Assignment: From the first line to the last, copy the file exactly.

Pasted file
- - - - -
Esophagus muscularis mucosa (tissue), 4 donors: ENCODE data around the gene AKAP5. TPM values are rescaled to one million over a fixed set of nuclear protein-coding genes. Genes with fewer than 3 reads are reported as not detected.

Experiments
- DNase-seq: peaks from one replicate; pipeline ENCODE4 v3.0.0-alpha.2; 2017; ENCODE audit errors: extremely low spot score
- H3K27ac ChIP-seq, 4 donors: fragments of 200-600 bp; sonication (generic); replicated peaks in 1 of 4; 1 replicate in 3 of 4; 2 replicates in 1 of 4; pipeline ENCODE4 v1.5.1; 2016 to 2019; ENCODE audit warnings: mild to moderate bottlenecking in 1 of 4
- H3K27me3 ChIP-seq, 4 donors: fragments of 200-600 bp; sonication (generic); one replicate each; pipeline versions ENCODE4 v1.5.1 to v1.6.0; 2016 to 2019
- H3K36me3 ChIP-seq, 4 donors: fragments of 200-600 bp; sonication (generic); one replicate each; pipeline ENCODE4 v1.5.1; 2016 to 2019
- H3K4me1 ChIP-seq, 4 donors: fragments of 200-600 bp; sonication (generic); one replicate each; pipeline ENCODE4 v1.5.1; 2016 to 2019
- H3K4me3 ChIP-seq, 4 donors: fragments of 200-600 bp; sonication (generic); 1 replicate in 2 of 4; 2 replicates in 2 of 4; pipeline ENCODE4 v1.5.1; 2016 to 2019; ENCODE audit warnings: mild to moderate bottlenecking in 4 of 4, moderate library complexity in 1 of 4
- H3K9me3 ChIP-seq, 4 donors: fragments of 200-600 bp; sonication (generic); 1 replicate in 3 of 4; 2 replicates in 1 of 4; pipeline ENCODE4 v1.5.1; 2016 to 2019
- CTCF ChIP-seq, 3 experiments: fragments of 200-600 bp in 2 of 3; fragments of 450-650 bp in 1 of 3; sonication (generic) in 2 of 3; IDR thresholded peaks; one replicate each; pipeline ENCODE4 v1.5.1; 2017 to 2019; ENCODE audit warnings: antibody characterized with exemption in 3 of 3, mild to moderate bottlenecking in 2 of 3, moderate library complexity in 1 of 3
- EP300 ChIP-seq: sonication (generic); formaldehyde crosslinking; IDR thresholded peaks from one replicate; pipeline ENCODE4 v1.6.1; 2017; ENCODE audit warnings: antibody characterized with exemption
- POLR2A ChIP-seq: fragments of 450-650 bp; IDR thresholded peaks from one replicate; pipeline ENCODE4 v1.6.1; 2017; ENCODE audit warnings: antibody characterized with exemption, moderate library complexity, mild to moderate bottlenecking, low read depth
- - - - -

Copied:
Esophagus muscularis mucosa (tissue), 4 donors: ENCODE data around the gene AKAP5. TPM values are rescaled to one million over a fixed set of nuclear protein-coding genes. Genes with fewer than 3 reads are reported as not detected.

Experiments
- DNase-seq: peaks from one replicate; pipeline ENCODE4 v3.0.0-alpha.2; 2017; ENCODE audit errors: extremely low spot score
- H3K27ac ChIP-seq, 4 donors: fragments of 200-600 bp; sonication (generic); replicated peaks in 1 of 4; 1 replicate in 3 of 4; 2 replicates in 1 of 4; pipeline ENCODE4 v1.5.1; 2016 to 2019; ENCODE audit warnings: mild to moderate bottlenecking in 1 of 4
- H3K27me3 ChIP-seq, 4 donors: fragments of 200-600 bp; sonication (generic); one replicate each; pipeline versions ENCODE4 v1.5.1 to v1.6.0; 2016 to 2019
- H3K36me3 ChIP-seq, 4 donors: fragments of 200-600 bp; sonication (generic); one replicate each; pipeline ENCODE4 v1.5.1; 2016 to 2019
- H3K4me1 ChIP-seq, 4 donors: fragments of 200-600 bp; sonication (generic); one replicate each; pipeline ENCODE4 v1.5.1; 2016 to 2019
- H3K4me3 ChIP-seq, 4 donors: fragments of 200-600 bp; sonication (generic); 1 replicate in 2 of 4; 2 replicates in 2 of 4; pipeline ENCODE4 v1.5.1; 2016 to 2019; ENCODE audit warnings: mild to moderate bottlenecking in 4 of 4, moderate library complexity in 1 of 4
- H3K9me3 ChIP-seq, 4 donors: fragments of 200-600 bp; sonication (generic); 1 replicate in 3 of 4; 2 replicates in 1 of 4; pipeline ENCODE4 v1.5.1; 2016 to 2019
- CTCF ChIP-seq, 3 experiments: fragments of 200-600 bp in 2 of 3; fragments of 450-650 bp in 1 of 3; sonication (generic) in 2 of 3; IDR thresholded peaks; one replicate each; pipeline ENCODE4 v1.5.1; 2017 to 2019; ENCODE audit warnings: antibody characterized with exemption in 3 of 3, mild to moderate bottlenecking in 2 of 3, moderate library complexity in 1 of 3
- EP300 ChIP-seq: sonication (generic); formaldehyde crosslinking; IDR thresholded peaks from one replicate; pipeline ENCODE4 v1.6.1; 2017; ENCODE audit warnings: antibody characterized with exemption
- POLR2A ChIP-seq: fragments of 450-650 bp; IDR thresholded peaks from one replicate; pipeline ENCODE4 v1.6.1; 2017; ENCODE audit warnings: antibody characterized with exemption, moderate library complexity, mild to moderate bottlenecking, low read depth